"Industry and nature have made th state of Iowa a creditor. Her soil ha always been solvent and her system o farming does not tend to pauperize it. She is a constant seller, and therefor wants the evidence of the transaction to be unimpeachable. She has more school teachers than any other state except the Empire state, and only 3. per cent of her population are illiterate. The state of Iowa has yielded the grandest dividends on her educations investments. She has become illustrious on account of her enlightenment She has progressed further from 'primitive indifferent tissue' than the lam even of Darwin himself, and in her es cape from protoplasm and prejudice she is practically out of danger. Marked out in the beginning by the hand o God, bounded on the east and west b, the two great rivers of the continent purified and stimulated by the snows o winter, blessed with copious rainfall in the growing season, with generous oil and steady forests interspersed, n wonder that the dusky aborigines ex claimed when they crossed the Father of Waters, 'Iowa, Iowa, beautiful land beautiful land.'

"And now, my fellow citizens, a won about of great trans-Mississippi region the empire of the pioneers and of our country and its future.

"We have on this side of the Missisisippi river an area, of 2,143,155 square, miles of land, two and a quarter time: the area east of the Mississippi. You could put England, Ireland, Scotland the German empire, France, Austria Hungary, Italy, Spain and all of the United States east of the Mississippi into this trans-Mississippi territon without touching California or Hawaii and Admiral Dewey would still have the Pacific ocean and Manila, with rope enough to lasso and hang the last enemy of the United States and civilization and there would still be left for sal( a few choice lots in Omaha and Kansas City.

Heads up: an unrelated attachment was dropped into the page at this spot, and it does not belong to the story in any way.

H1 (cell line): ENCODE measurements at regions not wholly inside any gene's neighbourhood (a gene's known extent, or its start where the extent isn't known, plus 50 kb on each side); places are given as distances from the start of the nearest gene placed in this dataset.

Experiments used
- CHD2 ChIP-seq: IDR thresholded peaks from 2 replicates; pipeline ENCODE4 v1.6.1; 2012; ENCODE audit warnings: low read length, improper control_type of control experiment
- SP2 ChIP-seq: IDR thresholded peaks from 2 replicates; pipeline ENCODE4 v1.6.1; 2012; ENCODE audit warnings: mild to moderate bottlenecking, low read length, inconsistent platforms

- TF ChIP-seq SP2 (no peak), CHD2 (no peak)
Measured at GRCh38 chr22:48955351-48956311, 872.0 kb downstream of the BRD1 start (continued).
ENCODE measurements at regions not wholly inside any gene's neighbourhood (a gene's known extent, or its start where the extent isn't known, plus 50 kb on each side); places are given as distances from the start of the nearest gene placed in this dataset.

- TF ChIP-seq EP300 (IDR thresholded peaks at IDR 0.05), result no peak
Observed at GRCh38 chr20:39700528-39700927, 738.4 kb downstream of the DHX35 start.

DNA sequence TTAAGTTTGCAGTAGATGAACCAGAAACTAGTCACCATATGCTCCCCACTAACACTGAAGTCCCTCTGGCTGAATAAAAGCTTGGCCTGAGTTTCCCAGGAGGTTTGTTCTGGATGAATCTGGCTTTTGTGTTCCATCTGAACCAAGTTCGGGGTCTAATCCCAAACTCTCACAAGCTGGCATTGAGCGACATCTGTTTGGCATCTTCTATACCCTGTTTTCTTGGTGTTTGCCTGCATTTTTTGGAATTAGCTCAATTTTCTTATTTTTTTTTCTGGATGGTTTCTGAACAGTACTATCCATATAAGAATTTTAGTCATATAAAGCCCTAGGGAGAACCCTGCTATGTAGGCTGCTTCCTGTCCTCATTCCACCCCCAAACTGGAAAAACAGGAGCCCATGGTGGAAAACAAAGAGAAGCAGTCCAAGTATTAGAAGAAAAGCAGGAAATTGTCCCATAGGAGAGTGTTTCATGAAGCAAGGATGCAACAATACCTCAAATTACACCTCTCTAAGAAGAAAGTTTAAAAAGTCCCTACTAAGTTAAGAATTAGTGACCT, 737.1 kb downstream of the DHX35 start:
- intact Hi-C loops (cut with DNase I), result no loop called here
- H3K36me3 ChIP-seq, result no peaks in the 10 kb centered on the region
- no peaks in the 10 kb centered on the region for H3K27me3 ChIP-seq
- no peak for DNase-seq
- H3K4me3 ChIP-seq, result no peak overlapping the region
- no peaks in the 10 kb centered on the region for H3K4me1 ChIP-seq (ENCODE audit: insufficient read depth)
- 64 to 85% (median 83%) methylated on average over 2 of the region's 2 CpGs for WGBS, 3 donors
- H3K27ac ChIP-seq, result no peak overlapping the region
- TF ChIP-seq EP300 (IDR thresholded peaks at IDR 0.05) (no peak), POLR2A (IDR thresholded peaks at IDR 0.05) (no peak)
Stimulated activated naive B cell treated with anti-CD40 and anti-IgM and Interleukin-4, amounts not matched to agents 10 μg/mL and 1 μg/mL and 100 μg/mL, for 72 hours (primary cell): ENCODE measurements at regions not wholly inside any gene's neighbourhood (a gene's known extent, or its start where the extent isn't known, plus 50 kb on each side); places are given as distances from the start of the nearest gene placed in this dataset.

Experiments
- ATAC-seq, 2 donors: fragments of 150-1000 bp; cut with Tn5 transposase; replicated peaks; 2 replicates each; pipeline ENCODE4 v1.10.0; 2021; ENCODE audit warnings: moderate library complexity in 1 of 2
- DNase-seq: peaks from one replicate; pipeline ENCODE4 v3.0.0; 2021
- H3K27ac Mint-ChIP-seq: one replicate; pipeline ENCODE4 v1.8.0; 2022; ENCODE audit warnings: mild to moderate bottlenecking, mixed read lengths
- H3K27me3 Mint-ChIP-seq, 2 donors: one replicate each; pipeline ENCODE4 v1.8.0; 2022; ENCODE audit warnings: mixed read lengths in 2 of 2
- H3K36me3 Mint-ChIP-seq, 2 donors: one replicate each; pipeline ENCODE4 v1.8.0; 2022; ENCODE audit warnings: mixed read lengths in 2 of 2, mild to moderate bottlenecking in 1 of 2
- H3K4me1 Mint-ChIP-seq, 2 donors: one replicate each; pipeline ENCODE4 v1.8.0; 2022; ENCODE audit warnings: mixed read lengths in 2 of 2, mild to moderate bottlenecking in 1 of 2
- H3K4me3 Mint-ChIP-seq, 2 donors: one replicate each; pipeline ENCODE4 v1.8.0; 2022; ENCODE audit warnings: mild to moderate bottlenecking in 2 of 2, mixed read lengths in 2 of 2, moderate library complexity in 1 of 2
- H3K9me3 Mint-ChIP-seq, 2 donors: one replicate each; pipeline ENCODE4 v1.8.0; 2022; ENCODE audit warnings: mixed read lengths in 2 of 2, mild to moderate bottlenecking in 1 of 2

"Being a perpetual creditor, on account of its vast productions, the western region and all its states have a common interest in the largest possible employment of people in other avocations than producing food, because employment not only creates appetite, but likewise the financial ability to satisfy it. The western region and its many states also have a common interest in honesty. Having given their labor for a large increase in wealth per capita—the largest of any section of the country—they are naturaly interested in maintaining it. No one has a greater interest in the vested value of a dollar than he who has exchanged his labor and his products for it, or who has a constant surplus to be sold and registered as accumulated wealth. You labor today and accumulate thereby. You may want to rest tomorrow. Your accumulation should be secure. You have been selling all these years. You may wish to buy or build tomorrow. The credit registered by your toil, frugality and prudence should be forever sacred. The west should look to the future and think not only of its gains in one decade, but of the balance that will be to its credit in a hundred years from now. Do not forget that the world must eat and that mankind is multiplying by the millions, and that the Creator is not making any more land on this planet. Hold fast to the heritage which God and the pioneers have left you and to the standard of integrity and value by which it was earned.